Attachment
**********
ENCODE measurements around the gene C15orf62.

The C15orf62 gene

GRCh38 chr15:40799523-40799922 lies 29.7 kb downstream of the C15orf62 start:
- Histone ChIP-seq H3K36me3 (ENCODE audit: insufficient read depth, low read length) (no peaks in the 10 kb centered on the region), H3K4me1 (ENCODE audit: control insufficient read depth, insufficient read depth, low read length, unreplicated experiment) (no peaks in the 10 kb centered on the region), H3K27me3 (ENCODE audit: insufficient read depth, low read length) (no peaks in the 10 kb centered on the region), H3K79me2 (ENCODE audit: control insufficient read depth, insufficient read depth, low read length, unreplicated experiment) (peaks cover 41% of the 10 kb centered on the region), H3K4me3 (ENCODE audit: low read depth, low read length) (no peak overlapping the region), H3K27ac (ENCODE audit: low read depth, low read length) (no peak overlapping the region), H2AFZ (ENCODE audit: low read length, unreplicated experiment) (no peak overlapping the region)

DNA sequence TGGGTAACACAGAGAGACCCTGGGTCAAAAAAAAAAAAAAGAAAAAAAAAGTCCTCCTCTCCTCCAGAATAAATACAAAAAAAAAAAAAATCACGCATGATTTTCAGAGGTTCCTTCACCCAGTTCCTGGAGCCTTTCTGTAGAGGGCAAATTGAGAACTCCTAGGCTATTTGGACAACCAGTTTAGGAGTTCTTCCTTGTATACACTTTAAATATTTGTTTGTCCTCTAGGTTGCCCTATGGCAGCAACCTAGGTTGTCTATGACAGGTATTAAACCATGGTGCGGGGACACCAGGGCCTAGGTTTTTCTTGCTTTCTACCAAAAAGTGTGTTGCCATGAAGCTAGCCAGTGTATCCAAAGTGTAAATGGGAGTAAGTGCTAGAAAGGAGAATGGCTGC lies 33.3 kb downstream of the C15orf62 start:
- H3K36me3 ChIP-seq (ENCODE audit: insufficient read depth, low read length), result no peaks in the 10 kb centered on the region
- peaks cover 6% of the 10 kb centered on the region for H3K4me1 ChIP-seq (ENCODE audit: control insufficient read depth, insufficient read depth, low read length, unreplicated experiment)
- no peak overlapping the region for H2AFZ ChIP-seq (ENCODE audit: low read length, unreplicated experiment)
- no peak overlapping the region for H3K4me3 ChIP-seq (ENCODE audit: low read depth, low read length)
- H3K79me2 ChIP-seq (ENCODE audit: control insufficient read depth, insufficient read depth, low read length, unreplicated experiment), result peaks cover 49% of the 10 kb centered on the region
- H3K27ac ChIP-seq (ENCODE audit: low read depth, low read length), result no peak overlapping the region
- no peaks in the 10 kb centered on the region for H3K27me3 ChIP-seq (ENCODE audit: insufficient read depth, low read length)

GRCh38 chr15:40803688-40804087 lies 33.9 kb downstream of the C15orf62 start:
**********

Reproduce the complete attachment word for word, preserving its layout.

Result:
ENCODE measurements around the gene C15orf62.

The C15orf62 gene

GRCh38 chr15:40799523-40799922 lies 29.7 kb downstream of the C15orf62 start:
- Histone ChIP-seq H3K36me3 (ENCODE audit: insufficient read depth, low read length) (no peaks in the 10 kb centered on the region), H3K4me1 (ENCODE audit: control insufficient read depth, insufficient read depth, low read length, unreplicated experiment) (no peaks in the 10 kb centered on the region), H3K27me3 (ENCODE audit: insufficient read depth, low read length) (no peaks in the 10 kb centered on the region), H3K79me2 (ENCODE audit: control insufficient read depth, insufficient read depth, low read length, unreplicated experiment) (peaks cover 41% of the 10 kb centered on the region), H3K4me3 (ENCODE audit: low read depth, low read length) (no peak overlapping the region), H3K27ac (ENCODE audit: low read depth, low read length) (no peak overlapping the region), H2AFZ (ENCODE audit: low read length, unreplicated experiment) (no peak overlapping the region)

DNA sequence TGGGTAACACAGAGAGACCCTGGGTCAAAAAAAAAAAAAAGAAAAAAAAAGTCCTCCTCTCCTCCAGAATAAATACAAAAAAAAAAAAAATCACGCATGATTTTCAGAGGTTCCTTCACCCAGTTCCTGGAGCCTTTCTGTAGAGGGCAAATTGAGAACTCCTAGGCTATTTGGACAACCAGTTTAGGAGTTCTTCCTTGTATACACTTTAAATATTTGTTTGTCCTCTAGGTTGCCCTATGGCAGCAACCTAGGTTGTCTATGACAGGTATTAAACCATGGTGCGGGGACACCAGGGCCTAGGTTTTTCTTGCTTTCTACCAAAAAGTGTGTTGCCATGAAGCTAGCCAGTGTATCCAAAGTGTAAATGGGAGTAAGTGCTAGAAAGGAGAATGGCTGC lies 33.3 kb downstream of the C15orf62 start:
- H3K36me3 ChIP-seq (ENCODE audit: insufficient read depth, low read length), result no peaks in the 10 kb centered on the region
- peaks cover 6% of the 10 kb centered on the region for H3K4me1 ChIP-seq (ENCODE audit: control insufficient read depth, insufficient read depth, low read length, unreplicated experiment)
- no peak overlapping the region for H2AFZ ChIP-seq (ENCODE audit: low read length, unreplicated experiment)
- no peak overlapping the region for H3K4me3 ChIP-seq (ENCODE audit: low read depth, low read length)
- H3K79me2 ChIP-seq (ENCODE audit: control insufficient read depth, insufficient read depth, low read length, unreplicated experiment), result peaks cover 49% of the 10 kb centered on the region
- H3K27ac ChIP-seq (ENCODE audit: low read depth, low read length), result no peak overlapping the region
- no peaks in the 10 kb centered on the region for H3K27me3 ChIP-seq (ENCODE audit: insufficient read depth, low read length)

GRCh38 chr15:40803688-40804087 lies 33.9 kb downstream of the C15orf62 start: